Elegant Homes Founder Rewrites His Future

A good number of Elegant Homes’ clients are business owners who not only have it build their homes, but also their offices.

It has been almost 30 years since Ranny McKee was in a dirt bike accident that left him paralyzed from the neck down — or so his doctors thought. Unwilling to accept that fate, McKee persevered through what could have been the end of life as he knew it to fulfill his lifelong dream of becoming a custom homebuilder.

Today, McKee walks every square foot of the multimillion-dollar custom homes his company, Elegant Homes, builds in Las Vegas. “Before the accident, when I was working for a production company, I would look up in the hills at the big custom homes and thought, ‘I’m going to be up there one day building houses on the hill,’” McKee remembers. “Then I had this accident and was being told I’d never move from the neck down. I was 25 at the time and remember thinking my life was over.”

Becoming a custom homebuilder was a dream of McKee’s since he was a child. Growing up, he always wanted to be the best at whatever he did and have the nicest things. There was no YouTube or Instagram at the time to see how the other half lived and he didn’t grow up in a custom home, so McKee is not sure where that need came from, but his determination to achieve more may very well be what saved his life.

“I was just born wanting to be the best and have the best, so at 16 I wanted a job that would pay me enough to have a nice car,” McKee remembers. “Construction was really the only job someone at that age could make more money than working at a fast-food place.”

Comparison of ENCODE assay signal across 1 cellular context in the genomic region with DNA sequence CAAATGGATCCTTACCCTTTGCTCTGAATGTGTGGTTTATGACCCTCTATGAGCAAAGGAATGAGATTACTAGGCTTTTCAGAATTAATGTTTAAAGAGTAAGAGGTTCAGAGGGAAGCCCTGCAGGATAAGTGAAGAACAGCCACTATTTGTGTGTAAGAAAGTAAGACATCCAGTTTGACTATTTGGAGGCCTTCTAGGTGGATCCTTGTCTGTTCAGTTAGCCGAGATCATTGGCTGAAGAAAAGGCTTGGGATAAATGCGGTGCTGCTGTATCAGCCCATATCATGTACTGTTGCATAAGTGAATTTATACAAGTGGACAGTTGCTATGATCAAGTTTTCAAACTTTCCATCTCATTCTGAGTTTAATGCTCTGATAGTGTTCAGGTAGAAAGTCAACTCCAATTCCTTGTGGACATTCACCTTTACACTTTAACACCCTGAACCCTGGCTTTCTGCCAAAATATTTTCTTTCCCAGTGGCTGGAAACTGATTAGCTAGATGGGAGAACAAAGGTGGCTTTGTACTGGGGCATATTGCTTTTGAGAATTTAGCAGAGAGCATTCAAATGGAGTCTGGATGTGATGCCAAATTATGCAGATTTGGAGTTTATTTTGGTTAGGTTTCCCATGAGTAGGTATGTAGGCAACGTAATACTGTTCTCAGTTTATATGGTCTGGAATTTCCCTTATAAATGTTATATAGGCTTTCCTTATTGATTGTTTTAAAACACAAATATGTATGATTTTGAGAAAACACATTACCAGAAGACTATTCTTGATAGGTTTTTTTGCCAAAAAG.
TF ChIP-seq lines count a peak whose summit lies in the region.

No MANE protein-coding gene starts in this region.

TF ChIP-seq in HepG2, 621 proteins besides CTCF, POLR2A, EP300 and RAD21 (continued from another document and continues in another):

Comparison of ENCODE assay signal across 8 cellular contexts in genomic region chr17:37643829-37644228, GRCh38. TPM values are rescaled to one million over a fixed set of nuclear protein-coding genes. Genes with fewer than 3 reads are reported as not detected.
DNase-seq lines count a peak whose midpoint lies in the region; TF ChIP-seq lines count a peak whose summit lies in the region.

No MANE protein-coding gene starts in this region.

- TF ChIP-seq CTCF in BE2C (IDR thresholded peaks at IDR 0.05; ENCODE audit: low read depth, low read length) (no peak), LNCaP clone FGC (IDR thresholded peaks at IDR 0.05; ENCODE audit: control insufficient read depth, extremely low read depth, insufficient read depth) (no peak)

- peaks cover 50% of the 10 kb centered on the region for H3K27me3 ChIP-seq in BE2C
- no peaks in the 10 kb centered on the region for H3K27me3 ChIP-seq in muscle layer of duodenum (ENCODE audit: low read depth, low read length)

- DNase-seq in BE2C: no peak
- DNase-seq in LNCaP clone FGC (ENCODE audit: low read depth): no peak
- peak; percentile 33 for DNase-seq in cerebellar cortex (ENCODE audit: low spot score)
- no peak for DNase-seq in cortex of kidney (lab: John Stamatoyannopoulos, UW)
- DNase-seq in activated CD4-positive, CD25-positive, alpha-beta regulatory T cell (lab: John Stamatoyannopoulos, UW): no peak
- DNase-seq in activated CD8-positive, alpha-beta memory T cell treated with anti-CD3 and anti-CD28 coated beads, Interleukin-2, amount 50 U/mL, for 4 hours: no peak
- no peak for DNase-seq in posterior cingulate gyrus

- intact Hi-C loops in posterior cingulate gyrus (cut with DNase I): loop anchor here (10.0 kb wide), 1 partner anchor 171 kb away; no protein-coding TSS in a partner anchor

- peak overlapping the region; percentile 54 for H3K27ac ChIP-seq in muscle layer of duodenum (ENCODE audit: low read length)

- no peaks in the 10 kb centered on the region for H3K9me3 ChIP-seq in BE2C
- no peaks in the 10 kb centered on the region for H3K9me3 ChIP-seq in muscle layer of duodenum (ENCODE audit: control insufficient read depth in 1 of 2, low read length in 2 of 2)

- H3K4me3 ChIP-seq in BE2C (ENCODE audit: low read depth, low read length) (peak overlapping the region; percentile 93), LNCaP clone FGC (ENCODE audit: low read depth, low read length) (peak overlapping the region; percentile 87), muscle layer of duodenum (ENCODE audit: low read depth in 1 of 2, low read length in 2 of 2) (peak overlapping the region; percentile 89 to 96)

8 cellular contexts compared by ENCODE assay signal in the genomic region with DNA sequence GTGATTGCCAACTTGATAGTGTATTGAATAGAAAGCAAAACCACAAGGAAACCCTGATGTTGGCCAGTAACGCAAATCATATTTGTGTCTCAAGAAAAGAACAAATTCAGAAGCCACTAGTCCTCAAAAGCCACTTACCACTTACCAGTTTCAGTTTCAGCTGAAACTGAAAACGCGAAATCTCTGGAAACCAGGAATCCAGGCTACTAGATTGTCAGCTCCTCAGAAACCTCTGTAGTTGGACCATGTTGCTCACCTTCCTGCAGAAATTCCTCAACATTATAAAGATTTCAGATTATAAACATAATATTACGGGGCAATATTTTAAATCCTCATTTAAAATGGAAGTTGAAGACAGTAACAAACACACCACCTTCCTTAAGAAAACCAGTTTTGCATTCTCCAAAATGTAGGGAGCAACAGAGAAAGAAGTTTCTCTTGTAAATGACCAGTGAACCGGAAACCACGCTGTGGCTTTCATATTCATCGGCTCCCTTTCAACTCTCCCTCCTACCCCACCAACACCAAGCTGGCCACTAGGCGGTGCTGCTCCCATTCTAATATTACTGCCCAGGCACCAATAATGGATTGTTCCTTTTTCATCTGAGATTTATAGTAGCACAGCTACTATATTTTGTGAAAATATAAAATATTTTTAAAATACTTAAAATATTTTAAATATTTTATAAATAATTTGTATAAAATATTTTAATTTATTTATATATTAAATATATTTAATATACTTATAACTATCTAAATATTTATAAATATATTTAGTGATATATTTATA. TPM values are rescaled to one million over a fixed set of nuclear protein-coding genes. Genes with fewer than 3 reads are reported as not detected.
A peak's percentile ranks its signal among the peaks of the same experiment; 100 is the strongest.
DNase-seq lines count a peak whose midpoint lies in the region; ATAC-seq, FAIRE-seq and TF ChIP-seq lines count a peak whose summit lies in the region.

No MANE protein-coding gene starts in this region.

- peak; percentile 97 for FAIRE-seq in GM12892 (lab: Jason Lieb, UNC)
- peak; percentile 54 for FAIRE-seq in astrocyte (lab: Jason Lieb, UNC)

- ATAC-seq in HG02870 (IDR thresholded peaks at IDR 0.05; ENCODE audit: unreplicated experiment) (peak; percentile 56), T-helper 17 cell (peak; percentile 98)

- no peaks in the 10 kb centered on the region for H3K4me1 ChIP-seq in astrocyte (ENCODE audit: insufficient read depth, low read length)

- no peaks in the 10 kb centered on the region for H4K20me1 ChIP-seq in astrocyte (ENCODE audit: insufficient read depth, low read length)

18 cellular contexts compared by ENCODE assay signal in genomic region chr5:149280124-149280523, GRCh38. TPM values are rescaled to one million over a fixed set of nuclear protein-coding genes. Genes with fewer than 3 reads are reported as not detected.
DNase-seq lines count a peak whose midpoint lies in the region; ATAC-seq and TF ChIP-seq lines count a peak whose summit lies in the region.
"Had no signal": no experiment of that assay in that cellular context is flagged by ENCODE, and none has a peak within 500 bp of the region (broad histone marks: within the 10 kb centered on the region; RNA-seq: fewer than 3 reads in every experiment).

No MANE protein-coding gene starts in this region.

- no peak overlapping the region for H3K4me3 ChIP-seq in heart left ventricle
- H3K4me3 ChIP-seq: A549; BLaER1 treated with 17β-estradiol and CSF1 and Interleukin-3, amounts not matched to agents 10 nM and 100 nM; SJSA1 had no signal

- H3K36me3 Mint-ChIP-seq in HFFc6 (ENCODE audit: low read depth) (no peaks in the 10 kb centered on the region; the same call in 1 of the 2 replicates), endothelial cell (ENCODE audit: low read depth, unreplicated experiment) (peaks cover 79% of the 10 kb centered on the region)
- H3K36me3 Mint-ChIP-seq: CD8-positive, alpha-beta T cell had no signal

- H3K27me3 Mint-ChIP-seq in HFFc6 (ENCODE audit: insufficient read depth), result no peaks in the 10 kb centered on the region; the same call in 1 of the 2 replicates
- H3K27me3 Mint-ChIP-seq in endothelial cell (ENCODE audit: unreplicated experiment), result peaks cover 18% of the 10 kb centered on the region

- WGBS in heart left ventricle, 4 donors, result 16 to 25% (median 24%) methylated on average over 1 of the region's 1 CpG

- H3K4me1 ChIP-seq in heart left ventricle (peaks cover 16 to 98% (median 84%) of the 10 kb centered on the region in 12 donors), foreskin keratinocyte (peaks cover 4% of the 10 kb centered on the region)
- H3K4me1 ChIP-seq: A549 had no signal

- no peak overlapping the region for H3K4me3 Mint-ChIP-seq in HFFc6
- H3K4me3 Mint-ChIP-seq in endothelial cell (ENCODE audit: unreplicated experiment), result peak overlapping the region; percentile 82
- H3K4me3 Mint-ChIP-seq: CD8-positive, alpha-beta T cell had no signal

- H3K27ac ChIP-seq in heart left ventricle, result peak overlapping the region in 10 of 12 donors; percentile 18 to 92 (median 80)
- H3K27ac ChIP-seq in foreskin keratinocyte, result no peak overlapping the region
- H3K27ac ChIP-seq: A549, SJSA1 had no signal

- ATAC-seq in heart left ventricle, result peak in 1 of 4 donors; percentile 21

McKee learned how to perform every phase of construction through on-the-job training. He worked for one company where quality meant nothing to the owner and for another builder where nothing but perfection was accepted. “I saw the difference between the two and thought, ‘I could do this and do it right,’” he remembers. “I’ve always wanted to make people happy and always believed one day I would build houses and do it right so everyone would be happy and the quality would be so good.”

At 17 years of age, McKee received his contractor’s license from the state of Arizona and started his own company. McKee focused on remodels, which soon led to him building his first home. 

When the economy in Arizona crashed, he moved to Las Vegas where the economy was still booming and went to work for a production homebuilder. His work ethic and dedication to quality put him on the fast-track and McKee became the production builder’s vice president of construction. 

McKee’s life was going as planned until Jan. 13, 1991, when he and some friends were practicing racing dirt bikes on a track near Silver Bowl Park in Las Vegas. It was a routine jump that he had cleared thousands of times before, but something went horribly wrong this time.

“I came up short and when I hit it, it threw me over the handlebars and I went face-first into a berm,” McKee remembers. “I wasn’t in the right gear for the jump, but I was already committed. I knew I was in trouble.”

McKee suffered a broken neck, wrist and back. The crash knocked him out, but when he came to, he noticed an arm lying next to him. “I knew it was mine because of the jersey and glove, but it no longer seemed to be attached to my body,” he remembers.

McKee then bit the hand that was over his face and realized he couldn’t feel anything. Because he had friends who had been paralyzed from racing dirt bikes, that’s how he knew he couldn’t move anything from the neck down. 

Lying in Wait

Doctors told McKee every day in the hospital that he would never move again. “Being told that by all the doctors was unbelievable,” he says. 

However, giving up was never an option for McKee. Every day he would try to move his toes and although it was exhausting, he never lost hope. When he tried to move his fingers or toes, McKee says it felt like he was wiggling them, but in reality, they weren’t moving.